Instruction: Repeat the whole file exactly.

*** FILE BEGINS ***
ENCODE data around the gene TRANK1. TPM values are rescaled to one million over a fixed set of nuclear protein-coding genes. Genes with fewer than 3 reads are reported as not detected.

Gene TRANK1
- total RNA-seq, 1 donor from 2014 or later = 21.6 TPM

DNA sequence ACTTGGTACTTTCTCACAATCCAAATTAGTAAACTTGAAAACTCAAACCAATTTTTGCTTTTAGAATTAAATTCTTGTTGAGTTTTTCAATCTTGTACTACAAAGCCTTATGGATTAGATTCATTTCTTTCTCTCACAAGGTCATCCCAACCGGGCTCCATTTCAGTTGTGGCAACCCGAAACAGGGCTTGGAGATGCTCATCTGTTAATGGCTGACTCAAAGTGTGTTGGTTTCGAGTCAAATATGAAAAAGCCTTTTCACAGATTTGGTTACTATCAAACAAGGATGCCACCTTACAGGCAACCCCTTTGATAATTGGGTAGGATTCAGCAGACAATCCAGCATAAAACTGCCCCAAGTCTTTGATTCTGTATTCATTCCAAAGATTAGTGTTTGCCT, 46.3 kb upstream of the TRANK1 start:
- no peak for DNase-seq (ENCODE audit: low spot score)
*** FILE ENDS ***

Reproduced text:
ENCODE data around the gene TRANK1. TPM values are rescaled to one million over a fixed set of nuclear protein-coding genes. Genes with fewer than 3 reads are reported as not detected.

Gene TRANK1
- total RNA-seq, 1 donor from 2014 or later = 21.6 TPM

DNA sequence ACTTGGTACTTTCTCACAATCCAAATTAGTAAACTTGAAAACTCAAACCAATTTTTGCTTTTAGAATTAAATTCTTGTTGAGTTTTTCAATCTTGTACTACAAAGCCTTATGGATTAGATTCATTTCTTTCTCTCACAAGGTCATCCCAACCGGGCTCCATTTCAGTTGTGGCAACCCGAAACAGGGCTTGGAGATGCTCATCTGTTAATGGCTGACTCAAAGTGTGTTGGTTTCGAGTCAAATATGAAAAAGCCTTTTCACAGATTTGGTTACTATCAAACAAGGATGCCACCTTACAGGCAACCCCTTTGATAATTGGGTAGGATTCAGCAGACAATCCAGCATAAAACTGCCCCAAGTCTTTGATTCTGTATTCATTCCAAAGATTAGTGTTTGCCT, 46.3 kb upstream of the TRANK1 start:
- no peak for DNase-seq (ENCODE audit: low spot score)